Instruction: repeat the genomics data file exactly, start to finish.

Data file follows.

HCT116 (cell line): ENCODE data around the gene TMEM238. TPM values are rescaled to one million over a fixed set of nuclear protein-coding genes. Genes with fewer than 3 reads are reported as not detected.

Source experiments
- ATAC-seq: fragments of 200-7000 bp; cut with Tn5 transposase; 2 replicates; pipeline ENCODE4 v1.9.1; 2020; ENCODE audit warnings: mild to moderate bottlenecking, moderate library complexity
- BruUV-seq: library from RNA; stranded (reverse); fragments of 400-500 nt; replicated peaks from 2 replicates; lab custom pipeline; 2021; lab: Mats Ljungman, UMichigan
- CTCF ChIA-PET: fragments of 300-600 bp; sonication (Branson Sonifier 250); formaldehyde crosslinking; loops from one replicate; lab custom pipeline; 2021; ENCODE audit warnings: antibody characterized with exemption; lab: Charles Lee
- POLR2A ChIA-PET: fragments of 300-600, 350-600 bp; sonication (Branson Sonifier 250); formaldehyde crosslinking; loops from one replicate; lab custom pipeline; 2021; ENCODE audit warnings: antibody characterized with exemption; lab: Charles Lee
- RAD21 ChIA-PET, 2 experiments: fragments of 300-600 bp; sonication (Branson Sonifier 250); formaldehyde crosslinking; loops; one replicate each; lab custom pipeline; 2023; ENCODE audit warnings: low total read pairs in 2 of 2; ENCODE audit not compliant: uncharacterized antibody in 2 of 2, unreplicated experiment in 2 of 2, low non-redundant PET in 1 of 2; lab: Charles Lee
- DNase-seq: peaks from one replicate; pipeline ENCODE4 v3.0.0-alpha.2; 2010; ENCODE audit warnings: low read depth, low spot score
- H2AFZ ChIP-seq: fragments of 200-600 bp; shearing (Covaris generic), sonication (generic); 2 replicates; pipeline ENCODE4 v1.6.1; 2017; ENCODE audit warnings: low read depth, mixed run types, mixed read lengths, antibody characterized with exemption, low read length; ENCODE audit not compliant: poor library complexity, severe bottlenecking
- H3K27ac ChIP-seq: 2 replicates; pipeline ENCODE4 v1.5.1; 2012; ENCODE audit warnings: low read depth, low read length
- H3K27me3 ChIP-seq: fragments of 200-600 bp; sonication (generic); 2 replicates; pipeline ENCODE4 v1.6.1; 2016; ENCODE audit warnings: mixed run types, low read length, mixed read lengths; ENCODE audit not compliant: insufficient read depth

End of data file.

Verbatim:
HCT116 (cell line): ENCODE data around the gene TMEM238. TPM values are rescaled to one million over a fixed set of nuclear protein-coding genes. Genes with fewer than 3 reads are reported as not detected.

Source experiments
- ATAC-seq: fragments of 200-7000 bp; cut with Tn5 transposase; 2 replicates; pipeline ENCODE4 v1.9.1; 2020; ENCODE audit warnings: mild to moderate bottlenecking, moderate library complexity
- BruUV-seq: library from RNA; stranded (reverse); fragments of 400-500 nt; replicated peaks from 2 replicates; lab custom pipeline; 2021; lab: Mats Ljungman, UMichigan
- CTCF ChIA-PET: fragments of 300-600 bp; sonication (Branson Sonifier 250); formaldehyde crosslinking; loops from one replicate; lab custom pipeline; 2021; ENCODE audit warnings: antibody characterized with exemption; lab: Charles Lee
- POLR2A ChIA-PET: fragments of 300-600, 350-600 bp; sonication (Branson Sonifier 250); formaldehyde crosslinking; loops from one replicate; lab custom pipeline; 2021; ENCODE audit warnings: antibody characterized with exemption; lab: Charles Lee
- RAD21 ChIA-PET, 2 experiments: fragments of 300-600 bp; sonication (Branson Sonifier 250); formaldehyde crosslinking; loops; one replicate each; lab custom pipeline; 2023; ENCODE audit warnings: low total read pairs in 2 of 2; ENCODE audit not compliant: uncharacterized antibody in 2 of 2, unreplicated experiment in 2 of 2, low non-redundant PET in 1 of 2; lab: Charles Lee
- DNase-seq: peaks from one replicate; pipeline ENCODE4 v3.0.0-alpha.2; 2010; ENCODE audit warnings: low read depth, low spot score
- H2AFZ ChIP-seq: fragments of 200-600 bp; shearing (Covaris generic), sonication (generic); 2 replicates; pipeline ENCODE4 v1.6.1; 2017; ENCODE audit warnings: low read depth, mixed run types, mixed read lengths, antibody characterized with exemption, low read length; ENCODE audit not compliant: poor library complexity, severe bottlenecking
- H3K27ac ChIP-seq: 2 replicates; pipeline ENCODE4 v1.5.1; 2012; ENCODE audit warnings: low read depth, low read length
- H3K27me3 ChIP-seq: fragments of 200-600 bp; sonication (generic); 2 replicates; pipeline ENCODE4 v1.6.1; 2016; ENCODE audit warnings: mixed run types, low read length, mixed read lengths; ENCODE audit not compliant: insufficient read depth